Virginia legislative election has come down to a tie, court rules

The Virginia legislative election's margin of victory just went from one to none.

A court has now declared a tie in the hotly contested race that one day earlier appeared to have gone to a Democrat by a single vote, just the latest dramatic twist in a contest that is likely to decide control of the state House.

A three-judge panel certified the 94th District in Newport News as tied at 11,608 to 11,608 on Wednesday, a day after a recount appeared to give Democrat Shelly Simonds the victory over Republican David Yancey.

Citing state election law, Virginia Board of Elections Chairman James Alcorn said the board would have to pick a winner at random, likely picking a name from a bowl.

In a statement, the Virginia House Democratic Caucus called the court's decision "wrong" and added, "We are currently assessing all legal options before us as we fight for a just result."

Reached by phone by The Associated Press, Yancey said he was "just grateful that every vote was counted." The Republican said he's preparing legislation for the next session.

Simonds' declined to comment through her husband, Paul Danehy. She was more outspoken Tuesday evening and Wednesday morning. She appeared on MSNBC's Morning Joe show and joked about being called "Landslide Shelly."

Yancey's attorneys successfully argued Wednesday that an uncounted ballot should have been included in his total. They cited concerns raised by a GOP election official who participated in Tuesday's recount.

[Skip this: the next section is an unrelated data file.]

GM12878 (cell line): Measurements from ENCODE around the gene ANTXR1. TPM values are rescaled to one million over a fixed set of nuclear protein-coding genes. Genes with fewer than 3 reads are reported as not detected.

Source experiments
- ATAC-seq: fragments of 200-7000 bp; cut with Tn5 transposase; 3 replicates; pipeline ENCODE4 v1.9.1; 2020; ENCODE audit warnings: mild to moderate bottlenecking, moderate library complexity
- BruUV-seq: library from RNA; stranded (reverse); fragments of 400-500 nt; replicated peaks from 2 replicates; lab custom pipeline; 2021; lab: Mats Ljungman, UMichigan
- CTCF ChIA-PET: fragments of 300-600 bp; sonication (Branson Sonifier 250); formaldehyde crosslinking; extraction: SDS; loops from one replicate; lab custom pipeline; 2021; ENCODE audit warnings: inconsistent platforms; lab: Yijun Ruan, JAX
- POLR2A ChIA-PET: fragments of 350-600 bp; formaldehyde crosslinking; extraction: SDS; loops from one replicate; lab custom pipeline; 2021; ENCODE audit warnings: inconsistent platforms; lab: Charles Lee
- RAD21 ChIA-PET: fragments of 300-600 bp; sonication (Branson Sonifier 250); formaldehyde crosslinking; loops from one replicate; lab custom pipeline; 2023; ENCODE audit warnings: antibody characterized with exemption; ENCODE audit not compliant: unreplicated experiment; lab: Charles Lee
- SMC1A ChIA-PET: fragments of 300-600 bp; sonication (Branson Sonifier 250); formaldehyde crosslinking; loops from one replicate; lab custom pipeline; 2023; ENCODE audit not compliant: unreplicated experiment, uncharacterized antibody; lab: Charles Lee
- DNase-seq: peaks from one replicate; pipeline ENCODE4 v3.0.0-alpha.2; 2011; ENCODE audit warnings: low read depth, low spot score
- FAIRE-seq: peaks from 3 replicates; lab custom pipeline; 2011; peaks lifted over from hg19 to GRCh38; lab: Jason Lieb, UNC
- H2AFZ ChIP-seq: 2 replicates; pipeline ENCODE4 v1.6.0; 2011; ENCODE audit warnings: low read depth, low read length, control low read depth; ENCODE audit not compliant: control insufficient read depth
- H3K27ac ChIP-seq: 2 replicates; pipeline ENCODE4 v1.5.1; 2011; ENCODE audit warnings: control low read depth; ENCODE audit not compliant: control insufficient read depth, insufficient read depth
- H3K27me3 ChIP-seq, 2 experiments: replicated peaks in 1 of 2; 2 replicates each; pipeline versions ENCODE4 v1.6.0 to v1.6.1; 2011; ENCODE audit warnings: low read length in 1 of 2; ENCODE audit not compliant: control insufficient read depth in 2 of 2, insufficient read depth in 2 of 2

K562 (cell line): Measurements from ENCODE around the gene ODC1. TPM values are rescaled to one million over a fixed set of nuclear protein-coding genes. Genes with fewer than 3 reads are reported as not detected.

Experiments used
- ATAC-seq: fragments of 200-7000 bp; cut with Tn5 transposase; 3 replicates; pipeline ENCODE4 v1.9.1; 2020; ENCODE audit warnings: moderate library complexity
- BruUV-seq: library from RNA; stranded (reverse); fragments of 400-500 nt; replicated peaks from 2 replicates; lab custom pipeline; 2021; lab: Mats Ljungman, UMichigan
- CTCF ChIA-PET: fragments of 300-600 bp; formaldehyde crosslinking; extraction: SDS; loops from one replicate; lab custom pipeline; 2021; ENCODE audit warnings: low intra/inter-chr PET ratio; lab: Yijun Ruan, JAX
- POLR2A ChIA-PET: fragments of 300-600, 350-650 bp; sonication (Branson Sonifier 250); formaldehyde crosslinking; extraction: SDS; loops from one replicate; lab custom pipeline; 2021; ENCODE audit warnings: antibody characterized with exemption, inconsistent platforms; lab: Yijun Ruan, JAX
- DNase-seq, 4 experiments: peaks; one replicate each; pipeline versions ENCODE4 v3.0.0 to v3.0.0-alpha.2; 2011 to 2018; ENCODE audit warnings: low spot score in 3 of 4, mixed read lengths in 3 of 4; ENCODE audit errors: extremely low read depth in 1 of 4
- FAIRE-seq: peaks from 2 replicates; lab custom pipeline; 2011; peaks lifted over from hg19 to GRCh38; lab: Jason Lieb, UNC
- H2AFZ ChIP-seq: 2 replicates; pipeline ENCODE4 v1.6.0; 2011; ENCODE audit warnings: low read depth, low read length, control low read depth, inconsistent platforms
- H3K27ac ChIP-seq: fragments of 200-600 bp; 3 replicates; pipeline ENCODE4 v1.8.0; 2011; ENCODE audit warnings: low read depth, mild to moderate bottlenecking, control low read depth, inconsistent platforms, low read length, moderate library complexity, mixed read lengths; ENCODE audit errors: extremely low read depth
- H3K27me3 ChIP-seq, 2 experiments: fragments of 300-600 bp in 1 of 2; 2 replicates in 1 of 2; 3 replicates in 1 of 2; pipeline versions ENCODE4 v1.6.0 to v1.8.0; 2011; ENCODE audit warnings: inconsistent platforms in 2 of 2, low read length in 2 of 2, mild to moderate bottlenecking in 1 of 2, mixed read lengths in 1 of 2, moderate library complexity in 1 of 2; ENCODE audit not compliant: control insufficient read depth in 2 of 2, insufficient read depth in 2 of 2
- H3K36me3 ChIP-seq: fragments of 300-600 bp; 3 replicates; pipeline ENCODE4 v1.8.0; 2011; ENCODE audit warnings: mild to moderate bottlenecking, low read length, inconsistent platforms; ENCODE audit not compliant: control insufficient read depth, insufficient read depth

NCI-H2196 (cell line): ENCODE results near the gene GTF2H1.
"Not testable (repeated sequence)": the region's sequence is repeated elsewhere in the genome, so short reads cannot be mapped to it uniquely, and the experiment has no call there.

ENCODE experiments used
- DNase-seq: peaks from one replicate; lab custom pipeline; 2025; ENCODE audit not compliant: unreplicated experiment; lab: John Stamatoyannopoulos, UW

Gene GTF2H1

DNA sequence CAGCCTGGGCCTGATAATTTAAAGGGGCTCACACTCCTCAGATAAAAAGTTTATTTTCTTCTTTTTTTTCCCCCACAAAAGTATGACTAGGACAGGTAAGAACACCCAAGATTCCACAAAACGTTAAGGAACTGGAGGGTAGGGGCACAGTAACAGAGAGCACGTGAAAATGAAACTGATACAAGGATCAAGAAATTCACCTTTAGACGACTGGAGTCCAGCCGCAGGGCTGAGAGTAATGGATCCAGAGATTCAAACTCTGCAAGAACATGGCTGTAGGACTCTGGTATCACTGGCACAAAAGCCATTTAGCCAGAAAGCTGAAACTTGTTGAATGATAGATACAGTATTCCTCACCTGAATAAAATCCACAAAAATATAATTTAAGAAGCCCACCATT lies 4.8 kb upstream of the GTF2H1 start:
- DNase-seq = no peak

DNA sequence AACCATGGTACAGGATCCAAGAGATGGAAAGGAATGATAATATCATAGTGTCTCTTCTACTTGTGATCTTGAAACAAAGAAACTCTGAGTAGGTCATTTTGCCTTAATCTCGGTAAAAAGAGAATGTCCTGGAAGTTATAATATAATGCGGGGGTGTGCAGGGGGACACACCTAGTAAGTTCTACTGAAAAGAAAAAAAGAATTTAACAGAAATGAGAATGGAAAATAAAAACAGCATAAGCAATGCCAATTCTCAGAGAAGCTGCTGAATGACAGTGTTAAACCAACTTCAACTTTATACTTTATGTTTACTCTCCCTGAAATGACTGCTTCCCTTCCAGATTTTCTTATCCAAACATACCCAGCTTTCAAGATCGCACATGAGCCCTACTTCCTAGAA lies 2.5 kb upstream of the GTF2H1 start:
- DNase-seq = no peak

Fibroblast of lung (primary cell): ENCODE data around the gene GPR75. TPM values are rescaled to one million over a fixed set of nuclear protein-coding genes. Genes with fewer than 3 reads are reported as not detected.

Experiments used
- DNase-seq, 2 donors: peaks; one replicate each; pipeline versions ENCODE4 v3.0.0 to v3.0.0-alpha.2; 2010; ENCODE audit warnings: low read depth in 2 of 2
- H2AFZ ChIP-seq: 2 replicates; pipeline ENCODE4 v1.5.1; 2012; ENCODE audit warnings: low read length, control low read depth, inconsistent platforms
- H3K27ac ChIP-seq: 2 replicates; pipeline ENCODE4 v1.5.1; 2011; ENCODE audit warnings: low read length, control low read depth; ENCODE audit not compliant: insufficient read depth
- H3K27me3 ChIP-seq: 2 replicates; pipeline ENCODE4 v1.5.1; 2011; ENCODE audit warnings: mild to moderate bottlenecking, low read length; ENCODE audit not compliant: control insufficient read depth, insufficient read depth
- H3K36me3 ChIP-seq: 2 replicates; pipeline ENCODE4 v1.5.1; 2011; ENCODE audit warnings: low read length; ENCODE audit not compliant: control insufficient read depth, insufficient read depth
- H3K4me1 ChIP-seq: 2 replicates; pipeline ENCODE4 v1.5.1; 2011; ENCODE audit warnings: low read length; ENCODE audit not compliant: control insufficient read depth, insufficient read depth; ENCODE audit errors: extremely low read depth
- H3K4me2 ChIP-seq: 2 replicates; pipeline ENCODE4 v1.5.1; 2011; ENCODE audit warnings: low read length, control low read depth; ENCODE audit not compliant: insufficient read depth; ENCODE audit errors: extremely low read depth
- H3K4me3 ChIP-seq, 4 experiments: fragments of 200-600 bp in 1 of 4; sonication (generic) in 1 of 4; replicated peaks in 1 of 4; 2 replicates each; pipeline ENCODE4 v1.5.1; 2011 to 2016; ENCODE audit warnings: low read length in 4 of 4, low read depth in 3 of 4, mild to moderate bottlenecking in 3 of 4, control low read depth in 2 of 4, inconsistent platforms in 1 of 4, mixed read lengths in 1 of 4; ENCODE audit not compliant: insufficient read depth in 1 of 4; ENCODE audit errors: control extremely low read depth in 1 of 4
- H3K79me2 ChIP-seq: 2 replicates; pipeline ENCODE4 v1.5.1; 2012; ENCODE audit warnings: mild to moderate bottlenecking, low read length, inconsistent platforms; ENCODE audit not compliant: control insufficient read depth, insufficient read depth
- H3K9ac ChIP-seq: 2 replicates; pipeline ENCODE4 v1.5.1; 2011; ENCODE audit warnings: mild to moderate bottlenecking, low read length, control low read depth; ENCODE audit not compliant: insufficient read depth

The official wrote in a letter submitted to the court that he was "confused" about election board guidelines when he agreed to leave the vote uncounted.

On the ballot in question, the voter had picked Republican candidates in statewide races. For the 94th District, the voter filled in the bubble for Yancey and the bubble for Simonds. But he or she also drew a single slash through the bubble for Simonds.

Ezra Reese, an attorney for Simonds, argued that under the guidelines, the ballot should remain uncounted because it contained more than one type of extra marking.

Trevor Stanley, a lawyer for Yancey, argued that the slash in Simonds' bubble clearly meant that the voter was picking Yancey.

The judges ruled in Yancey's favor after two hours of deliberation. They also denied a request by Simonds' attorneys to review a ballot from another precinct.

The election's outcome likely will decide partisan control of the House of Delegates.

If Yancey wins, Republicans will hold on to power by one seat, 51-49.

If Simonds wins, a rare power-sharing agreement would have to be brokered between Democrats and Republicans. But if no agreement can be reached, prolonged chaos could ensue.

According to the PilotOnline.com, Virginia law states that if two or more candidates have an equal number of votes, the state board of elections will determine the winner “by lot” -- which means literally putting candidates name on a slip of paper and randomly pulling out one from a canister at random. The loser of this method can demand a second recount.

“The State Board of Elections will publicly meet to make a determination by drawing lots, after which the loser may request an additional recount,” reads a statement from the House Republican Leadership in Virginia. “As we have said consistently throughout this process, we are committed to an open, fair and honest election in which every lawful vote is counted.”

Democrats in the Virginia state House said in a statement of their own that they are looking into legal options.

“Today’s decision by the court was wrong, and Delegate-elect Shelly Simonds should have been certified the winner,” attorney Marc Elias said in a release. “The Republicans themselves had affirmed that this result was accurate yesterday before changing their minds today.”

The Associated Press contributed to this report.